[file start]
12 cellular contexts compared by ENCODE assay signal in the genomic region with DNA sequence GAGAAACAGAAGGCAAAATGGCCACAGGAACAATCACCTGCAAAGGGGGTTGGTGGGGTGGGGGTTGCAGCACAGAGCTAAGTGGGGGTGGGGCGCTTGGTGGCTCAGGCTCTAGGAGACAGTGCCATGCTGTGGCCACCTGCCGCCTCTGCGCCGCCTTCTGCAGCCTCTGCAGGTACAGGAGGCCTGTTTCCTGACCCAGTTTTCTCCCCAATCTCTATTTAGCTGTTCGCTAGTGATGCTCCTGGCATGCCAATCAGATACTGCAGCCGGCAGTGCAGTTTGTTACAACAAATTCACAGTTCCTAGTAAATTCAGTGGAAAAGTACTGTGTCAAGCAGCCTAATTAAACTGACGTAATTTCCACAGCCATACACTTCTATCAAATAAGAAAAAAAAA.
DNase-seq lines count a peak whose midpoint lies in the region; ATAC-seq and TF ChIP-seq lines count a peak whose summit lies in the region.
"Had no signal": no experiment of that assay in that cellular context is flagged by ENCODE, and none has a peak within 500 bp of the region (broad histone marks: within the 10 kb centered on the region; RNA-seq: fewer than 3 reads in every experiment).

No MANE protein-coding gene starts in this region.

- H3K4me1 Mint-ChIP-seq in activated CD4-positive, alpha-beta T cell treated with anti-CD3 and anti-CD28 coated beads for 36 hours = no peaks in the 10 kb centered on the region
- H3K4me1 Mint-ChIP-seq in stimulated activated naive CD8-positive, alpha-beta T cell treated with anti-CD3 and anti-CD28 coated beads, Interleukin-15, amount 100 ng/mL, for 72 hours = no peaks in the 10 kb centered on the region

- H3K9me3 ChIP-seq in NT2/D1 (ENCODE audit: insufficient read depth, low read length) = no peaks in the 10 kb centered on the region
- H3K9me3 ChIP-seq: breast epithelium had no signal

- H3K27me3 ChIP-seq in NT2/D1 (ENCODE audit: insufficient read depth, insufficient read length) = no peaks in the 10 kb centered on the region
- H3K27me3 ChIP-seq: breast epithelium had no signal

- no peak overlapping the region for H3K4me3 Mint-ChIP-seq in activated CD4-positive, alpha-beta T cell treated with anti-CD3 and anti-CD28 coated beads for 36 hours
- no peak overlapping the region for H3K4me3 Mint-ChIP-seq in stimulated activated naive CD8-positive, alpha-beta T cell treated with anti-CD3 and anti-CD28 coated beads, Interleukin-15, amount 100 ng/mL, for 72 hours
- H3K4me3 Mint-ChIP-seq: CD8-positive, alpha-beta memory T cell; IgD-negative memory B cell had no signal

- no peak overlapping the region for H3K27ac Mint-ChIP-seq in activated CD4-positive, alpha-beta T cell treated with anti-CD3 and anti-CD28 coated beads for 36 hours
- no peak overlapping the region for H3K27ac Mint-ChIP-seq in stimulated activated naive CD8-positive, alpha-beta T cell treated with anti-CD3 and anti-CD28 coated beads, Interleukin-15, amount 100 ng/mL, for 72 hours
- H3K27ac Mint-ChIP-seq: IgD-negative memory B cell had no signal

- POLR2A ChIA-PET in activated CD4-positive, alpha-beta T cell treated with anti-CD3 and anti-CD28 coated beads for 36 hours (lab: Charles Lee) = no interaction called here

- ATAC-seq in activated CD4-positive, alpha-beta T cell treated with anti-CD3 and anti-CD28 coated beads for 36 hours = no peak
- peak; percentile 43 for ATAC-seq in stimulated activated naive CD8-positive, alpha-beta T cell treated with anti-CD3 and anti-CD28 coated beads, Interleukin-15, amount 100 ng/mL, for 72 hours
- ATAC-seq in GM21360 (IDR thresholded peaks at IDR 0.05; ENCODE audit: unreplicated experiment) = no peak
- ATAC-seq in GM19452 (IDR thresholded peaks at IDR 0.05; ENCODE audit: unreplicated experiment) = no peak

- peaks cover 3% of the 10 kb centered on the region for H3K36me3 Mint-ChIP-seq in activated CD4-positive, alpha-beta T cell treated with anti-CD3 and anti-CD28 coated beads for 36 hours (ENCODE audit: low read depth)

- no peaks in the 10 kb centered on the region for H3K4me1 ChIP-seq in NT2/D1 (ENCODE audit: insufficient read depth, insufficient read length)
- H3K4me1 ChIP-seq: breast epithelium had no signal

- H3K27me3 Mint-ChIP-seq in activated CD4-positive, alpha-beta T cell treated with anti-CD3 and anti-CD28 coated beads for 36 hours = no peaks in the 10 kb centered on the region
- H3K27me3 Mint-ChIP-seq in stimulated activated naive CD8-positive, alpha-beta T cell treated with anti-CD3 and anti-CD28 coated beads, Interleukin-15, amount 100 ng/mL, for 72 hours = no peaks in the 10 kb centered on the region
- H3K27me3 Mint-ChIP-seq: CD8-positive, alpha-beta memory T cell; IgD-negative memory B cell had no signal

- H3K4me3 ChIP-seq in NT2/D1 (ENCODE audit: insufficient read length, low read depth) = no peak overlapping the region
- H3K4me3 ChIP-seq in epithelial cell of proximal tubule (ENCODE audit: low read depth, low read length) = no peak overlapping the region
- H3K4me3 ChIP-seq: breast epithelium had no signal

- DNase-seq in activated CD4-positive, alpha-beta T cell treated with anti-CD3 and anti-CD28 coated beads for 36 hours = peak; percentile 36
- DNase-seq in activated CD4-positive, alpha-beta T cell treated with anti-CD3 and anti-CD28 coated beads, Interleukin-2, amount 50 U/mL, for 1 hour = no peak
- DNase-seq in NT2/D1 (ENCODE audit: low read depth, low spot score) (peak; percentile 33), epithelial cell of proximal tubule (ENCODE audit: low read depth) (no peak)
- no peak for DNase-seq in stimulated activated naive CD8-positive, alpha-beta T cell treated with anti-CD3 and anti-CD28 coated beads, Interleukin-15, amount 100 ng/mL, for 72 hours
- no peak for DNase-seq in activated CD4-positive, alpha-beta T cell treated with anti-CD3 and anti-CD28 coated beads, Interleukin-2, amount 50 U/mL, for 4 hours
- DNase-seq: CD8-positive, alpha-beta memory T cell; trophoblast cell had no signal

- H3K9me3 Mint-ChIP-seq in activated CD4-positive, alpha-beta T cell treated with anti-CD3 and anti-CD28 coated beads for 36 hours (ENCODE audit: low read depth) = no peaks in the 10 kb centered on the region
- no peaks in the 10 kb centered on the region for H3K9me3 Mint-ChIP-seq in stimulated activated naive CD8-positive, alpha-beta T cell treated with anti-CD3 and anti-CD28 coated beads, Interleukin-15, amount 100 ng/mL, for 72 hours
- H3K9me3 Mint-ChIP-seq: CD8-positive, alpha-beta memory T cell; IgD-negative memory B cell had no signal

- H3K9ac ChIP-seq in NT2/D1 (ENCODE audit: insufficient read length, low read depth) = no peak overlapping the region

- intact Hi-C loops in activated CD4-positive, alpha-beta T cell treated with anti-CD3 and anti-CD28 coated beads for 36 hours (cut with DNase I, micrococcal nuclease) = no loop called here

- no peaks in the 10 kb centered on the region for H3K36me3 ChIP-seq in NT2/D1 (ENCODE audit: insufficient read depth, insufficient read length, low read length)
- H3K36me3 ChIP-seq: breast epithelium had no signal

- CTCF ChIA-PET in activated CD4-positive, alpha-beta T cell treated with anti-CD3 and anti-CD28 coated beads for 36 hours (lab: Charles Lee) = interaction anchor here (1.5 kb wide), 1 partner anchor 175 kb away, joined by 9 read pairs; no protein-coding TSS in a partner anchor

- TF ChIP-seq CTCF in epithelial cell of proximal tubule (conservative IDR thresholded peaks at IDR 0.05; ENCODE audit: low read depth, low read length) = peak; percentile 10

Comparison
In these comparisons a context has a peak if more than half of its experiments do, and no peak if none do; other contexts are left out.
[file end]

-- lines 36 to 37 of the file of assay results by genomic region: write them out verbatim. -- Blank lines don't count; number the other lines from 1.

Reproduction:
- DNase-seq: CD8-positive, alpha-beta memory T cell; trophoblast cell had no signal

- H3K9me3 Mint-ChIP-seq in activated CD4-positive, alpha-beta T cell treated with anti-CD3 and anti-CD28 coated beads for 36 hours (ENCODE audit: low read depth) = no peaks in the 10 kb centered on the region